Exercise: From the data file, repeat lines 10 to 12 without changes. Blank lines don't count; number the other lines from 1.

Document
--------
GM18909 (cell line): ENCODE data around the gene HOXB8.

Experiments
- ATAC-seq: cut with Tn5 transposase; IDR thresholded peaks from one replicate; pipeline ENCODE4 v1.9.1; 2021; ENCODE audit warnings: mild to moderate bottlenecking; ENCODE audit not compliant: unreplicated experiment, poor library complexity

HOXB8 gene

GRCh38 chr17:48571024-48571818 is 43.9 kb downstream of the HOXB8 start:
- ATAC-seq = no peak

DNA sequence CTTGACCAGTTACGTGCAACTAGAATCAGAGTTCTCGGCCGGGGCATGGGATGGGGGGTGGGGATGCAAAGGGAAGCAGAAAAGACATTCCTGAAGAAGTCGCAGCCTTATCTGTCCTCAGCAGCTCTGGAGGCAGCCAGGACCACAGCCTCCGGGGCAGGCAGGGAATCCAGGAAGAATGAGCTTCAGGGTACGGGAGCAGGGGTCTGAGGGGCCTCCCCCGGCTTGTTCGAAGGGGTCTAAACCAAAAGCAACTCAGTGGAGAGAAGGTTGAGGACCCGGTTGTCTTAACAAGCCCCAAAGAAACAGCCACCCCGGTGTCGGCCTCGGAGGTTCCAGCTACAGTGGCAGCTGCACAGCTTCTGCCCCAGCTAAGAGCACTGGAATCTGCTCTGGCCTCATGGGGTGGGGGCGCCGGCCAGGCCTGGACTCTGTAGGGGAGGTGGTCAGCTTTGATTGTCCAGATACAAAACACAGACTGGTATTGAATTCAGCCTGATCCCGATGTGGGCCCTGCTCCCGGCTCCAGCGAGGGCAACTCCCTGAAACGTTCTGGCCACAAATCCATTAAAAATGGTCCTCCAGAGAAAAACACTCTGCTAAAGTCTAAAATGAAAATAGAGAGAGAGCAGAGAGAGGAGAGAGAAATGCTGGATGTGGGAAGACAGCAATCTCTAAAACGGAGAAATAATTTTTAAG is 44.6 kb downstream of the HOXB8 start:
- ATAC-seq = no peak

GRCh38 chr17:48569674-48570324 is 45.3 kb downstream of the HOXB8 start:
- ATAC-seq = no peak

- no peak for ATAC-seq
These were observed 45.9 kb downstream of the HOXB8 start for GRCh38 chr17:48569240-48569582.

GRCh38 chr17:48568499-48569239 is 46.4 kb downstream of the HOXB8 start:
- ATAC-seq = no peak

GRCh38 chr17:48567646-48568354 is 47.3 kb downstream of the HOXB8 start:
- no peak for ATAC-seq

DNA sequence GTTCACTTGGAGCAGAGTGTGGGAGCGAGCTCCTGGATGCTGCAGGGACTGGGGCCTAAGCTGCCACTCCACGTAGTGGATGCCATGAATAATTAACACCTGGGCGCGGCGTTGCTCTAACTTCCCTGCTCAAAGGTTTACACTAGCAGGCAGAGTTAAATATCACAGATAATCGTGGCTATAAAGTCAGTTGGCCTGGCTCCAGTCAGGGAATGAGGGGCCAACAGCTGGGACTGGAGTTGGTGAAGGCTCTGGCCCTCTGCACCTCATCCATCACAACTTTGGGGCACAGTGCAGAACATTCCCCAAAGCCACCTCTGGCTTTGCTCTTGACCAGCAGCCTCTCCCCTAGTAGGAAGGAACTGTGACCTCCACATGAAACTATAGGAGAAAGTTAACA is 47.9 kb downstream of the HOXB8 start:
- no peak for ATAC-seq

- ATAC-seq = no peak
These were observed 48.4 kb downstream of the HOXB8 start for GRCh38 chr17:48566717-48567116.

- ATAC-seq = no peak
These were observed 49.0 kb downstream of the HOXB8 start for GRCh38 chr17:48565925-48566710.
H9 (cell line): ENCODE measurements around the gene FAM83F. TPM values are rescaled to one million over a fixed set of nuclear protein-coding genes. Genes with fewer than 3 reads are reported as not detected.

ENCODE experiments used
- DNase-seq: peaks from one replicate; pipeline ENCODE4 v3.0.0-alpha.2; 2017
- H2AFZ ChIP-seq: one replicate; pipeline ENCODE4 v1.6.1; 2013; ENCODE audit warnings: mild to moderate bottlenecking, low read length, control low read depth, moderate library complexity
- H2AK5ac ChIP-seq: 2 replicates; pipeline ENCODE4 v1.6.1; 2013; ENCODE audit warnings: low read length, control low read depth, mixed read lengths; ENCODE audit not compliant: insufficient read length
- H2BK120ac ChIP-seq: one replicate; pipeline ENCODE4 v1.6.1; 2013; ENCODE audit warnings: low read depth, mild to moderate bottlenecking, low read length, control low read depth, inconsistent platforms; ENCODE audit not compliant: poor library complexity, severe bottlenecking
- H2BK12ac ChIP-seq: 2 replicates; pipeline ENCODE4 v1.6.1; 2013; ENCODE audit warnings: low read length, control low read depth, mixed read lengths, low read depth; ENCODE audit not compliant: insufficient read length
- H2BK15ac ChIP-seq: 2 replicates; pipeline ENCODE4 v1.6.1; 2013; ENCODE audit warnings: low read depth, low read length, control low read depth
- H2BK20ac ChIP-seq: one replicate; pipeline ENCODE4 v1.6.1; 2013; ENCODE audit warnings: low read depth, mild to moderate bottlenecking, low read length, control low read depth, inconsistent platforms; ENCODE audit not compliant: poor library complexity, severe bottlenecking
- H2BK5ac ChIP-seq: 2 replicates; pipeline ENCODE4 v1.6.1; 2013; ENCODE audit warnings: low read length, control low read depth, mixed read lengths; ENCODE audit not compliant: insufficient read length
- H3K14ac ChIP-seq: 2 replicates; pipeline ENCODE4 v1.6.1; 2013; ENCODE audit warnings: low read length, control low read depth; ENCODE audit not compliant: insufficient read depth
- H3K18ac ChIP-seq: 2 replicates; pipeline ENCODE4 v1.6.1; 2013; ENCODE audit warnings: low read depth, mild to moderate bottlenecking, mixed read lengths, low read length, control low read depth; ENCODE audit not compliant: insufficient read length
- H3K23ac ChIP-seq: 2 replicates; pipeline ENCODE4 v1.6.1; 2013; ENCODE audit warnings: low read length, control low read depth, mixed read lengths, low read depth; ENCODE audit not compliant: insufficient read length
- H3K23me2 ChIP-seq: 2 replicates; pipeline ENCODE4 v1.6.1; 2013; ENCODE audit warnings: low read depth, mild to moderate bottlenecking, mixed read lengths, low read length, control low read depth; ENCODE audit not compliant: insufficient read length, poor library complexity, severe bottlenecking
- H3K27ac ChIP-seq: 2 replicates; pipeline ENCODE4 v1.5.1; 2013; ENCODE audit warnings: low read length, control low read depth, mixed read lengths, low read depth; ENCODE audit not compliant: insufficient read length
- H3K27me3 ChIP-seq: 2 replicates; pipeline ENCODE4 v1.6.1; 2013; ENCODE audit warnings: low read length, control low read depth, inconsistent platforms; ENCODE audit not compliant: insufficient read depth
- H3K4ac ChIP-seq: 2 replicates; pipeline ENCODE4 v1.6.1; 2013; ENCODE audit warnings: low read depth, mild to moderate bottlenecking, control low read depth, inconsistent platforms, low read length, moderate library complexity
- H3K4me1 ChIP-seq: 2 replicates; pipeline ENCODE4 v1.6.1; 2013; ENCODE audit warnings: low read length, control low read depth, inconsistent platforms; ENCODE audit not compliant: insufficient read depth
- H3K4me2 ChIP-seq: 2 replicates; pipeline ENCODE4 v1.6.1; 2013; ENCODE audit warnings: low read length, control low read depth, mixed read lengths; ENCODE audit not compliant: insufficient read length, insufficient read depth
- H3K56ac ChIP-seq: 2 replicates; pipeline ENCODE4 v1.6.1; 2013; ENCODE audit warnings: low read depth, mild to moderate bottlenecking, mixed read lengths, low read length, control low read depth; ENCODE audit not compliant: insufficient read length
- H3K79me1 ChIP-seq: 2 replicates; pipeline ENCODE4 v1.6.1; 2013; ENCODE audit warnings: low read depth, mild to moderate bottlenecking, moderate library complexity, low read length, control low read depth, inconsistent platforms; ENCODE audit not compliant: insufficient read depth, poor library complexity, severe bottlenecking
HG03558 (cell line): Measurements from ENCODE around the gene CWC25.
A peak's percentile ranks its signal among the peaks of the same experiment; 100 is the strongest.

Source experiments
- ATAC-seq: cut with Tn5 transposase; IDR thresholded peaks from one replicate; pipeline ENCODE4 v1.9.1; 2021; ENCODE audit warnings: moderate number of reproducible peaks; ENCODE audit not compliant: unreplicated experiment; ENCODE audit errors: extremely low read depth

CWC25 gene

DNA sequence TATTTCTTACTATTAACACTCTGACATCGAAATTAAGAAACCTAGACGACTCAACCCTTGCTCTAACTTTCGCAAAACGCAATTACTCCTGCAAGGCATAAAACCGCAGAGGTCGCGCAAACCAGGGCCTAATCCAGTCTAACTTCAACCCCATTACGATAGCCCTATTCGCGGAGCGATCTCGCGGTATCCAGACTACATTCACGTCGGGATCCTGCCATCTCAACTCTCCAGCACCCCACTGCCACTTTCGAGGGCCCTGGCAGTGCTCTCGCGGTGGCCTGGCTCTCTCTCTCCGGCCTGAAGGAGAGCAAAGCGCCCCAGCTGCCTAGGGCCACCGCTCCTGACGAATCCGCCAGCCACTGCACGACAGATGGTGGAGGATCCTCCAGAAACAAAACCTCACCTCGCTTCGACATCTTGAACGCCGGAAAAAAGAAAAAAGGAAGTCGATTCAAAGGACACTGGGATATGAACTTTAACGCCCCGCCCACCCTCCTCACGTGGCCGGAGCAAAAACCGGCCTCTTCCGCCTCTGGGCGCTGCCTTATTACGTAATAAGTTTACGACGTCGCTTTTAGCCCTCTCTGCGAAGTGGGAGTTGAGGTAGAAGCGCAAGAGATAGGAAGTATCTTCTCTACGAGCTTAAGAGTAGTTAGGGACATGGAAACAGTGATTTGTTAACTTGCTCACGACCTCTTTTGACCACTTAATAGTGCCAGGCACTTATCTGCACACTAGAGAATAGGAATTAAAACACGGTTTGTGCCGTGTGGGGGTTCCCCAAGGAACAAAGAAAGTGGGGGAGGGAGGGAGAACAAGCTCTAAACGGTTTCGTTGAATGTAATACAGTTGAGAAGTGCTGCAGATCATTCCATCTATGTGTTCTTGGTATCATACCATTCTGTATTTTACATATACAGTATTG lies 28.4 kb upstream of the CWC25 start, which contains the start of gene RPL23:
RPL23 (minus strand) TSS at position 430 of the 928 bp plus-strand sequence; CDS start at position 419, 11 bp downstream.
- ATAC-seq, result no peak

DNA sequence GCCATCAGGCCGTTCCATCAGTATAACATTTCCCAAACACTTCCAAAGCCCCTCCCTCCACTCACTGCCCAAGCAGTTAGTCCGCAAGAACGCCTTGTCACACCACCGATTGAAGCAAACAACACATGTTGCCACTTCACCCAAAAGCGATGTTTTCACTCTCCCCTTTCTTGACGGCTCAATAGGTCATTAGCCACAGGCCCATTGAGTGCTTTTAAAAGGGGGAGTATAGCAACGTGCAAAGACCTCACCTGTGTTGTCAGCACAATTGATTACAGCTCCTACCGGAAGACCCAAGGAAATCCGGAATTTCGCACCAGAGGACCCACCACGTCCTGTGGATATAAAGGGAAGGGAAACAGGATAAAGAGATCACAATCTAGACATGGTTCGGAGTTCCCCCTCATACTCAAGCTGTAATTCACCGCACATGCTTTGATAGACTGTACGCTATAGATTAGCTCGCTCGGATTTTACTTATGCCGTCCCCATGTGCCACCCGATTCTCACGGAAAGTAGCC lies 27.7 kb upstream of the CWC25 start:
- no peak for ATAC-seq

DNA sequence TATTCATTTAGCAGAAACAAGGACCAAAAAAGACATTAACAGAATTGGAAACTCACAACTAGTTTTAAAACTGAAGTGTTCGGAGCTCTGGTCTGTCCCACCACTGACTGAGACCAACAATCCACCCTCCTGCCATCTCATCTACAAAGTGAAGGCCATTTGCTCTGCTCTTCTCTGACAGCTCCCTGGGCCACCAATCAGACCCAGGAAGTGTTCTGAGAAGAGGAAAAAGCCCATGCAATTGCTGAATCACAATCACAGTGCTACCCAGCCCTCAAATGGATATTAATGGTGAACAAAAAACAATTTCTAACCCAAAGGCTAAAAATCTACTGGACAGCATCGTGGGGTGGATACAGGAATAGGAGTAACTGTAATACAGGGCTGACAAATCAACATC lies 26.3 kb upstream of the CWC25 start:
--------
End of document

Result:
- ATAC-seq = no peak

- no peak for ATAC-seq
These were observed 45.9 kb downstream of the HOXB8 start for GRCh38 chr17:48569240-48569582.